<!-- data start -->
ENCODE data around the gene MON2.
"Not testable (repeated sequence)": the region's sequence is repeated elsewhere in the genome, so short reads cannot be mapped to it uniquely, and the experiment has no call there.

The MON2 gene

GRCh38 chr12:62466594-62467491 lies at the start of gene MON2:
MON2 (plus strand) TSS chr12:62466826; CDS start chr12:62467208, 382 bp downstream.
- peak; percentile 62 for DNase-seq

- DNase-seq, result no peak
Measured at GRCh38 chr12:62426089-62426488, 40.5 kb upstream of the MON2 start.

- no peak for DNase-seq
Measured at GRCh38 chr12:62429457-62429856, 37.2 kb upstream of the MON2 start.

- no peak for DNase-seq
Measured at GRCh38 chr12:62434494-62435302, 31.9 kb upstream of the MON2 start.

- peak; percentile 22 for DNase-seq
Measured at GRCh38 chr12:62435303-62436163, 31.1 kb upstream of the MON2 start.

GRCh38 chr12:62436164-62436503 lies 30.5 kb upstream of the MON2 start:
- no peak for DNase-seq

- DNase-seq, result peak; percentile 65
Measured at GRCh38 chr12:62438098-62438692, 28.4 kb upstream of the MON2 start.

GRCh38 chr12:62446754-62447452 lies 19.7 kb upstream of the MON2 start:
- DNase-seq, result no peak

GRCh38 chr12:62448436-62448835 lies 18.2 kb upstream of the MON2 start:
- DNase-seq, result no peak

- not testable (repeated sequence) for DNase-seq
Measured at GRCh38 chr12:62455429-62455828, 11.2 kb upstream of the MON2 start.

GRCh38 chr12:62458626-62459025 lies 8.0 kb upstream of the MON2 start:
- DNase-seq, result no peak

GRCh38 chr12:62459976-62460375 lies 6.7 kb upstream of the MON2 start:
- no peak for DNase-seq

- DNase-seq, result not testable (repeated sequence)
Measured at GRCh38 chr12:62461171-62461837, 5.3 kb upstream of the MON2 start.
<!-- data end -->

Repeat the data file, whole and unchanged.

ENCODE data around the gene MON2.
"Not testable (repeated sequence)": the region's sequence is repeated elsewhere in the genome, so short reads cannot be mapped to it uniquely, and the experiment has no call there.

The MON2 gene

GRCh38 chr12:62466594-62467491 lies at the start of gene MON2:
MON2 (plus strand) TSS chr12:62466826; CDS start chr12:62467208, 382 bp downstream.
- peak; percentile 62 for DNase-seq

- DNase-seq, result no peak
Measured at GRCh38 chr12:62426089-62426488, 40.5 kb upstream of the MON2 start.

- no peak for DNase-seq
Measured at GRCh38 chr12:62429457-62429856, 37.2 kb upstream of the MON2 start.

- no peak for DNase-seq
Measured at GRCh38 chr12:62434494-62435302, 31.9 kb upstream of the MON2 start.

- peak; percentile 22 for DNase-seq
Measured at GRCh38 chr12:62435303-62436163, 31.1 kb upstream of the MON2 start.

GRCh38 chr12:62436164-62436503 lies 30.5 kb upstream of the MON2 start:
- no peak for DNase-seq

- DNase-seq, result peak; percentile 65
Measured at GRCh38 chr12:62438098-62438692, 28.4 kb upstream of the MON2 start.

GRCh38 chr12:62446754-62447452 lies 19.7 kb upstream of the MON2 start:
- DNase-seq, result no peak

GRCh38 chr12:62448436-62448835 lies 18.2 kb upstream of the MON2 start:
- DNase-seq, result no peak

- not testable (repeated sequence) for DNase-seq
Measured at GRCh38 chr12:62455429-62455828, 11.2 kb upstream of the MON2 start.

GRCh38 chr12:62458626-62459025 lies 8.0 kb upstream of the MON2 start:
- DNase-seq, result no peak

GRCh38 chr12:62459976-62460375 lies 6.7 kb upstream of the MON2 start:
- no peak for DNase-seq

- DNase-seq, result not testable (repeated sequence)
Measured at GRCh38 chr12:62461171-62461837, 5.3 kb upstream of the MON2 start.